In response to:
Revolt in Munich! from the April 11, 1991 issue
To the Editors:
Contrary to what Professor Joll says in your April 11 issue[“Revolt in Munich!”], Wedekind’s Jack the Ripper kills both women—Lulu and the Countess Geschwitz. The point is important because these are the only prominent female characters in the entire plot, and the play is usually seen, today, as an indictment of destructive males, not the reverse. There is more to be said, of course, and there are admitted ambiguities. Wedekind’s daughter Kadidja (still alive and as far as I know well in Munich, by the way) told me her father changed his mind, somewhat, about his heroine before writing the revised version of Pandora’s Box which Professor Joll is citing. Through an affair with Strindberg’s ex-wife he had acquired (I was told) some of the Swedish master’s misogyny.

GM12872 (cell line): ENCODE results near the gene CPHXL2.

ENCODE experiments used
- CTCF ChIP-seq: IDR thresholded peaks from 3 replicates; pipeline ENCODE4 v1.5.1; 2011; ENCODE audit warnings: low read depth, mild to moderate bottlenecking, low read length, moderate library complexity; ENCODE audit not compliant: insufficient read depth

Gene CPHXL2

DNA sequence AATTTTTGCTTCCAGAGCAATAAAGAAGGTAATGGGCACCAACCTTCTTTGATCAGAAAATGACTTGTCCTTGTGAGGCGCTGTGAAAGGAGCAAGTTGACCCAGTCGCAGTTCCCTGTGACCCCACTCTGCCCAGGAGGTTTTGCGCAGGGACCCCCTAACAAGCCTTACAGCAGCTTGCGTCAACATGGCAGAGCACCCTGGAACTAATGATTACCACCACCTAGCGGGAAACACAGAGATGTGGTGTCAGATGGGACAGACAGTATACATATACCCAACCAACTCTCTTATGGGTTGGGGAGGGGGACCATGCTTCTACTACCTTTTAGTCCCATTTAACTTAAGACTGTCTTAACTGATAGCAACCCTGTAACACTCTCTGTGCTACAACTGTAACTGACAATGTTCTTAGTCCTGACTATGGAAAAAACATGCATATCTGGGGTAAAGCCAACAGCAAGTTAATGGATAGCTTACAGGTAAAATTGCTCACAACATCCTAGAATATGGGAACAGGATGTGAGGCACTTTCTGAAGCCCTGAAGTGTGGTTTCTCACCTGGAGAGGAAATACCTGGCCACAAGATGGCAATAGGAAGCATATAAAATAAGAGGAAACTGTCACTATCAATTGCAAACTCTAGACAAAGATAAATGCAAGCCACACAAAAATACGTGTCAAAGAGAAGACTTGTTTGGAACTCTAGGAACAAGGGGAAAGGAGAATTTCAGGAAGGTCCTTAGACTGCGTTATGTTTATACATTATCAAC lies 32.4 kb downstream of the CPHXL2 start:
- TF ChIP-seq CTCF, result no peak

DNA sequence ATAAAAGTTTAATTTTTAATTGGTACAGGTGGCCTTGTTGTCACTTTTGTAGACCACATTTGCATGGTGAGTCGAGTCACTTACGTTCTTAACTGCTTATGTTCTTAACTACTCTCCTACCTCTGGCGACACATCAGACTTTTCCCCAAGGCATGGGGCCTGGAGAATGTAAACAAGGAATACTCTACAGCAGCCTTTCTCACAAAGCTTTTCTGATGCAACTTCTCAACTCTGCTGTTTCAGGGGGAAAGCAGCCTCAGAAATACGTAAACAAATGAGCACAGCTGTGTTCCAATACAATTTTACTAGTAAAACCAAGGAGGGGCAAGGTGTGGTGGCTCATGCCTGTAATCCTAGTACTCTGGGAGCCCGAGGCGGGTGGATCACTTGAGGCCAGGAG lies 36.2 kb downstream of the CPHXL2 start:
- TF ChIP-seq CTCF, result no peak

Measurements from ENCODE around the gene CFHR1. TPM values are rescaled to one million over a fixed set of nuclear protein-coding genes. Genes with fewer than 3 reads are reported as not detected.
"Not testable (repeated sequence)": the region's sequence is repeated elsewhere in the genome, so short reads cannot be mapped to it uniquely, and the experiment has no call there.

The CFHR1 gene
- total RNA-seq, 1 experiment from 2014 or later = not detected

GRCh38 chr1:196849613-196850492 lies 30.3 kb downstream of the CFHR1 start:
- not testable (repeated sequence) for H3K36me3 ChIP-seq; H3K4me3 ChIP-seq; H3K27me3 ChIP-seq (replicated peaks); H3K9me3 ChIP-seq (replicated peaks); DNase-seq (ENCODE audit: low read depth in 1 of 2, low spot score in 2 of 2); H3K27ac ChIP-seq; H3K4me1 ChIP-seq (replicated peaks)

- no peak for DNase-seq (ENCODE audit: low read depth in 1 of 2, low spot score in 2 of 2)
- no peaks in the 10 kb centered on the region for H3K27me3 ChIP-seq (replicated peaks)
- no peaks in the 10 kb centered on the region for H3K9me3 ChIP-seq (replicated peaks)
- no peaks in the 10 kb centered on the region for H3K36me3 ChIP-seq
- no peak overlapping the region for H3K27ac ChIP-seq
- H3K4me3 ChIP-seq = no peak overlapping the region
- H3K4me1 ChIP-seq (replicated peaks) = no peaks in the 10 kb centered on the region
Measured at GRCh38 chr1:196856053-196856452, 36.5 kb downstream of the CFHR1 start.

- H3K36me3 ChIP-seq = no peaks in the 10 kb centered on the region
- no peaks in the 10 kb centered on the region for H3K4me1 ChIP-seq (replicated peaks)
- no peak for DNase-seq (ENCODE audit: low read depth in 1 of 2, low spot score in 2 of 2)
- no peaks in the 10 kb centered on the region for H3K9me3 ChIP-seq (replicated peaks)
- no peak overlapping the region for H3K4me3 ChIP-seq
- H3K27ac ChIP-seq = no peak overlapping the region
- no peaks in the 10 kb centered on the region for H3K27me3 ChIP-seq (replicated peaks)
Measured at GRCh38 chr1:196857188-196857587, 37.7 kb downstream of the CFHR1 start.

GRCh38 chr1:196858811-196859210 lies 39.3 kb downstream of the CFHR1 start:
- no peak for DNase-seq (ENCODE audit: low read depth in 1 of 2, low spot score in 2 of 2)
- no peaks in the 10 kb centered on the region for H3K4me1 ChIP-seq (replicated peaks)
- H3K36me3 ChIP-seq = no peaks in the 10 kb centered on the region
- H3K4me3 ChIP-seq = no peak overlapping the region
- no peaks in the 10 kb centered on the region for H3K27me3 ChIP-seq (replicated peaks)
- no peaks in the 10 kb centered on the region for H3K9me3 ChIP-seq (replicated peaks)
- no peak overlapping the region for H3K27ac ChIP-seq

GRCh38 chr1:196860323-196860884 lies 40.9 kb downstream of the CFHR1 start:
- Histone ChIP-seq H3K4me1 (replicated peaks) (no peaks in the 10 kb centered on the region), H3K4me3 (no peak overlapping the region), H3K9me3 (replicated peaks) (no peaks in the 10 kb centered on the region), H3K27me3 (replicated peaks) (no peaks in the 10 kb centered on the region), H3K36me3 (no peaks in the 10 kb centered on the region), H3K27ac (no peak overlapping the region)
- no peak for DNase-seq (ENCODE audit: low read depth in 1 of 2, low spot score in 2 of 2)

I speak of Pandora’s Box because the two plays mentioned by Professor Joll were originally one play with that title. This original ms was shown to Wedekind’s Munich publisher in 1895 but not published till the nineteen eighties. In the meanwhile the world had known only the distinctly different 2-play version—and a reduction of same made by Alban Berg for his opera (also held up, in its complete form, until rather recently).
About Lulu herself, it should be added that she is not portrayed as bisexual in any version I am aware of. The Countess is not her lover but her adorer: the adoration is conspicuously unreturned. Lulu is woman misunderstood by man—this time around by a male contributor to The New York Review.
New York City
James Joll replies:
I am grateful for Eric Bentley’s comments and interpretation—I can’t believe that the recruitment of Lulu to the feminist cause will do it much good.
May 30, 1991